From the results of Examples 1 to 4 and Comparative Examples 1 to 4, it was found that a high leukocyte removal performance is obtained by reducing the formation index of the nonwoven fabric without causing a significant increase in the blood filtration pressure. These results also suggest that, although the leukocyte removal performance is increased by reducing the fiber diameter of the nonwoven fabric having a high formation index, such nonwoven fabric is not suitable for the leukocyte removal filter since the blood filtration pressure is increased to a large extent.

Example 5

(1) An inlet-side flexible container having a blood inlet and formed of a polyvinyl chloride resin sheet, (2) four sheets of PET nonwoven fabric having a weight per square meter of 30 g/m2, a thickness of 0.19 mm, and an average fiber diameter of 12 μm, (3) 25 sheets of PET nonwoven fabric having a weight per square meter of 40 g/m2, a thickness of 0.23 mm, a filling rate of 0.14, an average fiber diameter of 1.3 μm, and a formation index of 38.0, (4) four sheets of PET nonwoven fabric having a weight per square meter of 30 g/m2, a thickness of 0.19 mm, and an average fiber diameter of 12 μm, and (5) an outlet-side flexible container having a blood outlet and formed of a polyvinyl chloride resin sheet were disposed in that order. The filter materials (2) to (4) were welded while sandwiched between the inlet-side flexible container (1) and the outlet-side flexible container (5) so that the vicinities of the peripheral sections were integrated with the flexible containers over the entire circumference to prepare a filter with dimensions of the filtration section of 7.5 cm×5.8 cm.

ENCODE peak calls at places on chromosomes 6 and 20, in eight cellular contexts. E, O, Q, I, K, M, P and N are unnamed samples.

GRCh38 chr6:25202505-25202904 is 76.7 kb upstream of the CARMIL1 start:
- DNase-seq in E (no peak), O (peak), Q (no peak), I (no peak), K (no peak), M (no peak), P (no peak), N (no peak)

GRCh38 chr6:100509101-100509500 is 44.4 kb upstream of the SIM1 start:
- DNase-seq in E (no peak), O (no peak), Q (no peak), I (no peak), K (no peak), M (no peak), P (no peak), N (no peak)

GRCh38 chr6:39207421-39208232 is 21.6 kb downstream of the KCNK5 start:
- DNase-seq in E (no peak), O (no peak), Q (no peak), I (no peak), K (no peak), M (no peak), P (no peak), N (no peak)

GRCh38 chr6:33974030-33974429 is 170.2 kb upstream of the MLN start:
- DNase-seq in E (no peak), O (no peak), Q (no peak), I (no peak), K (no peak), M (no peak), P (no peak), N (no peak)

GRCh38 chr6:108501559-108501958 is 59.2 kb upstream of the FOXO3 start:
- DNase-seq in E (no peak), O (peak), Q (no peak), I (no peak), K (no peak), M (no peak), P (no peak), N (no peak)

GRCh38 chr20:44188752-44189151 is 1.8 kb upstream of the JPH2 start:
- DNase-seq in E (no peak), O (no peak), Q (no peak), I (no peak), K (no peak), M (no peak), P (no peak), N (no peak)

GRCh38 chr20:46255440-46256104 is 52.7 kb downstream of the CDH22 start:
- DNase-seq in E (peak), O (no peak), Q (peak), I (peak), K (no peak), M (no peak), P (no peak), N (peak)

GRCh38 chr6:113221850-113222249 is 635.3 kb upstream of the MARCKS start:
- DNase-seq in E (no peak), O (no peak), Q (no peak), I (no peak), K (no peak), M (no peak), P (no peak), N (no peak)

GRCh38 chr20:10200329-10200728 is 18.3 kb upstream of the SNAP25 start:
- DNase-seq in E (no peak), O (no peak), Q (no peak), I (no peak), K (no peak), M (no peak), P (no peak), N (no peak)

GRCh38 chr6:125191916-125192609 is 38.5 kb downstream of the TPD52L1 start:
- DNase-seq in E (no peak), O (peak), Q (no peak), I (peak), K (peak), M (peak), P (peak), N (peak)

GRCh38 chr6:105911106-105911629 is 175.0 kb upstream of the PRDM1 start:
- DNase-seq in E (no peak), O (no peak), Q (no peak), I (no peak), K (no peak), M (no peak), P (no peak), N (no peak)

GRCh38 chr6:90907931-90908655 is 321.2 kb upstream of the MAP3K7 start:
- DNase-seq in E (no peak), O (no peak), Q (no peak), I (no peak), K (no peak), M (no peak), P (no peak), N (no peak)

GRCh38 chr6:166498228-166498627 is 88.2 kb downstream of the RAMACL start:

A flowability test method for the blood treatment filter is described below. The blood treatment filter of the present invention was disposed between a reservoir bag and a recovery bag. An inlet-side tube connected with the reservoir bag was connected with the blood inlet of the blood treatment filter, and an outlet-side tube connected with the recovery bag was connected with the blood outlet of the blood treatment filter. A polyvinyl chloride tube having an inner diameter of 3 mm, an outer diameter of 4.2 mm, and a length of 50 cm was used as each tube. After closing the inlet-side tube using a clamp, 300 g of bovine blood was placed in the reservoir bag. As the bovine blood, bovine red cell concentrate prepared by using the following method was used.

After collecting blood from a bovine, CPD is added to the blood as an anticoagulant at a ratio of 123 mL CPD/1 L bovine blood, and the mixture is stored overnight at 20° C. After removing foreign matters and aggregate using gauze or the like, the whole blood is separated into red cells, BC, and plasma by centrifugation. After removing only the plasma from the whole blood centrifuged, SAGM is added as a red cell preservative solution so that the hematocrit value becomes 60% to prepare bovine red cell concentrate.

After suspending the entire system and placing the recovery bag on a balance, the clamp closing the inlet-side tube was released to start filtration. The period of time until the reservoir bag containing the bovine red cell concentrate becomes empty after the bovine red cell concentrate reached the recovery bag was defined as the filtration time. After the reservoir bag became empty, the value indicated by the balance on which the recovery bag was placed was read every minute. The recovery was terminated when a change in the value of the balance within one minute became 0.1 g or less, and the value indicated by the balance when terminating the recovery was defined as the amount recovered. The blood recovery rate was calculated using the following equation.